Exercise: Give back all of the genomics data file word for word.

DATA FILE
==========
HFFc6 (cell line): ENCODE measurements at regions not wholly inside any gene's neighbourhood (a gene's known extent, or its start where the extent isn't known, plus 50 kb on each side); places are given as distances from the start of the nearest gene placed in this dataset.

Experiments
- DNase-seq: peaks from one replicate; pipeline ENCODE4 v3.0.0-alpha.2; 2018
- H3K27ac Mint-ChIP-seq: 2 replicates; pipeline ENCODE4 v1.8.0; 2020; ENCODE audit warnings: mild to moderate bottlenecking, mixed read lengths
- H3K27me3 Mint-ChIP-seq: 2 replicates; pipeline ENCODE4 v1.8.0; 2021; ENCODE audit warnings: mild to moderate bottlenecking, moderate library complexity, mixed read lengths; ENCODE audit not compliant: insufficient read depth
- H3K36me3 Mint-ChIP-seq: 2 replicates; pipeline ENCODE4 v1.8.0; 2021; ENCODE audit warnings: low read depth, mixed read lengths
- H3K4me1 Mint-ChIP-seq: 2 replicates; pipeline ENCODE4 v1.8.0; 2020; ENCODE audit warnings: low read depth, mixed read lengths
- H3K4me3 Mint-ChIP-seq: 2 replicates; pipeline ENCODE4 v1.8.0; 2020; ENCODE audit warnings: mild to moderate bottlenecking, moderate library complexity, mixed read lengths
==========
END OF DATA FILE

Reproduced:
HFFc6 (cell line): ENCODE measurements at regions not wholly inside any gene's neighbourhood (a gene's known extent, or its start where the extent isn't known, plus 50 kb on each side); places are given as distances from the start of the nearest gene placed in this dataset.

Experiments
- DNase-seq: peaks from one replicate; pipeline ENCODE4 v3.0.0-alpha.2; 2018
- H3K27ac Mint-ChIP-seq: 2 replicates; pipeline ENCODE4 v1.8.0; 2020; ENCODE audit warnings: mild to moderate bottlenecking, mixed read lengths
- H3K27me3 Mint-ChIP-seq: 2 replicates; pipeline ENCODE4 v1.8.0; 2021; ENCODE audit warnings: mild to moderate bottlenecking, moderate library complexity, mixed read lengths; ENCODE audit not compliant: insufficient read depth
- H3K36me3 Mint-ChIP-seq: 2 replicates; pipeline ENCODE4 v1.8.0; 2021; ENCODE audit warnings: low read depth, mixed read lengths
- H3K4me1 Mint-ChIP-seq: 2 replicates; pipeline ENCODE4 v1.8.0; 2020; ENCODE audit warnings: low read depth, mixed read lengths
- H3K4me3 Mint-ChIP-seq: 2 replicates; pipeline ENCODE4 v1.8.0; 2020; ENCODE audit warnings: mild to moderate bottlenecking, moderate library complexity, mixed read lengths